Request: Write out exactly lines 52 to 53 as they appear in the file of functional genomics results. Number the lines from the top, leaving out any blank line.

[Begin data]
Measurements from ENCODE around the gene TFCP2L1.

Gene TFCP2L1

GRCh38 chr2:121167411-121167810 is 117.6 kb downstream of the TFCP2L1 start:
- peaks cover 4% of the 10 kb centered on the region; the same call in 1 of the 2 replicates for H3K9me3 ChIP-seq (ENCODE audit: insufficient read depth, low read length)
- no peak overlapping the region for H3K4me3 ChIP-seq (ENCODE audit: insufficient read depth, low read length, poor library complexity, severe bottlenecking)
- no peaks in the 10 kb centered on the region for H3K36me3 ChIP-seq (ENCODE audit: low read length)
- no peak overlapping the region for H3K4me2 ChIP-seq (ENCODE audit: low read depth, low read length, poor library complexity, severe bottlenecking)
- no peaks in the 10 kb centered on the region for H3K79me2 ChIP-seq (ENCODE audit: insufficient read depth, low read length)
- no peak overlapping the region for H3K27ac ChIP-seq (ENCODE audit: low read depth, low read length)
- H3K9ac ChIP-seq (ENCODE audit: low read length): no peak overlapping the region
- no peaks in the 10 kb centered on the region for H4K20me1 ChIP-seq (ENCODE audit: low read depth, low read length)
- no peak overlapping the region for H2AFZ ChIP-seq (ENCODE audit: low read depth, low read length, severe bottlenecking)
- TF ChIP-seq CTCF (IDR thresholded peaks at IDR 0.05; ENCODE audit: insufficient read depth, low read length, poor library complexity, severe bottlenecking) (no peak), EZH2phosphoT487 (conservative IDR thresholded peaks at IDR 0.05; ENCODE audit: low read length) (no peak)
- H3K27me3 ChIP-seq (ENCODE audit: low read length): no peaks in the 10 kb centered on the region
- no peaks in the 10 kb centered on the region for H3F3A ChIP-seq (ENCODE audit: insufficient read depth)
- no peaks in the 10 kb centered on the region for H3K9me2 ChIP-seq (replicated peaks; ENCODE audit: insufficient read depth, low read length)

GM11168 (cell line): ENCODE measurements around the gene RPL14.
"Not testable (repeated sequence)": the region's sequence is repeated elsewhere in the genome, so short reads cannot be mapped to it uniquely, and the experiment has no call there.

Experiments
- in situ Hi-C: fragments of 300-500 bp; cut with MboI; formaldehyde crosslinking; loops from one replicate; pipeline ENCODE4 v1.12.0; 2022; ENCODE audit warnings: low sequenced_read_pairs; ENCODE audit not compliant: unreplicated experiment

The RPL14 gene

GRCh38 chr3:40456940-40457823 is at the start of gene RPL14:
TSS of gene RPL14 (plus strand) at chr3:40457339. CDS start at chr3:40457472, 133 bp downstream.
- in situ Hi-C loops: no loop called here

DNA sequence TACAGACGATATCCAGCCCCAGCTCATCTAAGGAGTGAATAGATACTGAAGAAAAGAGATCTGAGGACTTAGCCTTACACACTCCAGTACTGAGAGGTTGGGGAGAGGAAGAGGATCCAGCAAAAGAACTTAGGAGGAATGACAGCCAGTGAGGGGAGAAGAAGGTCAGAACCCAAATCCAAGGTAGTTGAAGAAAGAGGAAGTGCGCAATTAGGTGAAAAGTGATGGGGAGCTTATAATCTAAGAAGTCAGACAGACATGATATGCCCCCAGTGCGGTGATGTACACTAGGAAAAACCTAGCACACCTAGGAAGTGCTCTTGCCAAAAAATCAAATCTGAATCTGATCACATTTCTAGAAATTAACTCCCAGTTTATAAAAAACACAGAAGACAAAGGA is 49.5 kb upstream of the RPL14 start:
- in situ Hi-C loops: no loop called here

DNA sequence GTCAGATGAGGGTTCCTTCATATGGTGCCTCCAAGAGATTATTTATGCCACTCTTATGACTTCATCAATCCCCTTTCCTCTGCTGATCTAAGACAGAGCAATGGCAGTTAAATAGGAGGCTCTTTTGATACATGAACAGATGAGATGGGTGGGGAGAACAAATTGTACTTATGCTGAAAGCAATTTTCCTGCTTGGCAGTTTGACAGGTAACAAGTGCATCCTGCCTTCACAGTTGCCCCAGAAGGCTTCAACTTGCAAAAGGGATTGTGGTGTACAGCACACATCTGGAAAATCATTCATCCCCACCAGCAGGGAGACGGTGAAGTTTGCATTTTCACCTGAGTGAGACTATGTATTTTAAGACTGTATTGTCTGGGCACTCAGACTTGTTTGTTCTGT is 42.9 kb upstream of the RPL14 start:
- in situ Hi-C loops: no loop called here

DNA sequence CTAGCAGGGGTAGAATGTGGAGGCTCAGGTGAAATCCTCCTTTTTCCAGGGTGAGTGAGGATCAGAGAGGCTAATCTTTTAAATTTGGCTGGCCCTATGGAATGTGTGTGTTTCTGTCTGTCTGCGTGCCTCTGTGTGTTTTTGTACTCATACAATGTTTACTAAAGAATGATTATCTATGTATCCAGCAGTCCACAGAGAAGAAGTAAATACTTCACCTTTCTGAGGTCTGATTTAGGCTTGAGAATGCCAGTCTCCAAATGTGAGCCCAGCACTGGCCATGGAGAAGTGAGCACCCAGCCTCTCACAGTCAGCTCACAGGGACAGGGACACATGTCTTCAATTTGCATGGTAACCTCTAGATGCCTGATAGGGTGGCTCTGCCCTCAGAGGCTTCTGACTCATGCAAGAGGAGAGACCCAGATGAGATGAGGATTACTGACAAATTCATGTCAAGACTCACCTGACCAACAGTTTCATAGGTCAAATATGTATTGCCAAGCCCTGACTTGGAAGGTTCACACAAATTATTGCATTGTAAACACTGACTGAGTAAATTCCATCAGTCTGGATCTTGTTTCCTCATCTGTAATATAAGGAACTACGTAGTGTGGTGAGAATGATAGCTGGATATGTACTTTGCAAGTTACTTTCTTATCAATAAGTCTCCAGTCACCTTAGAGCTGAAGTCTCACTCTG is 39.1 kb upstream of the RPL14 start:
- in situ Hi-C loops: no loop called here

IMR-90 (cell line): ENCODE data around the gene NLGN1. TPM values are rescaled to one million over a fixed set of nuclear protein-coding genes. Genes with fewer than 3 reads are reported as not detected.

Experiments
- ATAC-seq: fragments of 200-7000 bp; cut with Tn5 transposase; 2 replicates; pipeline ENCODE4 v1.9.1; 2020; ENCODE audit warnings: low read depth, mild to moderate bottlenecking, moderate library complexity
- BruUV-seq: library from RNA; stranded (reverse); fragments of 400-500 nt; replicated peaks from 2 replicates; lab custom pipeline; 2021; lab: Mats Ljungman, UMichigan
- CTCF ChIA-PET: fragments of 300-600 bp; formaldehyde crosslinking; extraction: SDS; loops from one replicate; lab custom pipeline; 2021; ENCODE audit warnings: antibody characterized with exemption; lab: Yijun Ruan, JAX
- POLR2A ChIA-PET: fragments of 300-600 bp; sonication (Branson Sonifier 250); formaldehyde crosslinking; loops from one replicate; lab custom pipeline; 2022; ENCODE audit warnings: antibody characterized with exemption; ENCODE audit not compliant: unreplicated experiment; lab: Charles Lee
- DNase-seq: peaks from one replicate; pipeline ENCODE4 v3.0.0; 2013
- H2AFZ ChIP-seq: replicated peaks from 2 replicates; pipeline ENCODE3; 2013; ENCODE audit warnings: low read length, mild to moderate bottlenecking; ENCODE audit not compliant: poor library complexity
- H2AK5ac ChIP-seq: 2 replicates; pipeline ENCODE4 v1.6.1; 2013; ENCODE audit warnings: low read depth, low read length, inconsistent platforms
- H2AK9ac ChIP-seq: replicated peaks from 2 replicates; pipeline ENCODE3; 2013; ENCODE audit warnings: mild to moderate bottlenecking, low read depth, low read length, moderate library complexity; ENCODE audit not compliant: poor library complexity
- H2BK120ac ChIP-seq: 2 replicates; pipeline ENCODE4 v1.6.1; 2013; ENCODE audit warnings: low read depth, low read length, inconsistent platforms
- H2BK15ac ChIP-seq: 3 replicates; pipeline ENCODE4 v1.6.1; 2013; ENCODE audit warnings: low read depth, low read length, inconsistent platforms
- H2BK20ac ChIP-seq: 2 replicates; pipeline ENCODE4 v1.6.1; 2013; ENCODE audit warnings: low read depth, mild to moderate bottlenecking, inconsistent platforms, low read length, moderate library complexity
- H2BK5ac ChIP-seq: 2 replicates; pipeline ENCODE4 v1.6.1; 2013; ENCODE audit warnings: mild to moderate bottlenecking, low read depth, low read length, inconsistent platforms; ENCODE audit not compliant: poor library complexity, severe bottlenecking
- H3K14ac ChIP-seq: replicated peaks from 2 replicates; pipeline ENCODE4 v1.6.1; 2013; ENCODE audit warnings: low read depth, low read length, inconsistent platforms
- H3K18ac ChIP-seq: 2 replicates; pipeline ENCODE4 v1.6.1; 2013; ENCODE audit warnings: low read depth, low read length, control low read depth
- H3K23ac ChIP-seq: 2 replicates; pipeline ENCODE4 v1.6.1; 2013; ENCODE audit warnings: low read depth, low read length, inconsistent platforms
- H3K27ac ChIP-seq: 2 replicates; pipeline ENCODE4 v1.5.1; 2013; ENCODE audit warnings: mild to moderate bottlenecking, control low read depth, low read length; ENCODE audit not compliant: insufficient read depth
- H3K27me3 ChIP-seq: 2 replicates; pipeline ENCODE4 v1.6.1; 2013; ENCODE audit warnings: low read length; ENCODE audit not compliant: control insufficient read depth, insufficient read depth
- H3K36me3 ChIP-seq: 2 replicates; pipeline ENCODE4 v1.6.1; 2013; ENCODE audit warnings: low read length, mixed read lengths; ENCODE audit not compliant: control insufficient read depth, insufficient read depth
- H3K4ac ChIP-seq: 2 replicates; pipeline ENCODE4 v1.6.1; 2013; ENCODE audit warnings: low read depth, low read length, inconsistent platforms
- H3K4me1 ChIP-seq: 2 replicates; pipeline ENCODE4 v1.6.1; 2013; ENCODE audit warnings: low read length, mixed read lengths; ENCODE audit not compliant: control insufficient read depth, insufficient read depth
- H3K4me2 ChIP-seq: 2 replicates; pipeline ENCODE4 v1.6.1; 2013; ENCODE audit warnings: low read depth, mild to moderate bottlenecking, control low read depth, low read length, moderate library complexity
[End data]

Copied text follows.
- H3K4me1 ChIP-seq: 2 replicates; pipeline ENCODE4 v1.6.1; 2013; ENCODE audit warnings: low read length, mixed read lengths; ENCODE audit not compliant: control insufficient read depth, insufficient read depth
- H3K4me2 ChIP-seq: 2 replicates; pipeline ENCODE4 v1.6.1; 2013; ENCODE audit warnings: low read depth, mild to moderate bottlenecking, control low read depth, low read length, moderate library complexity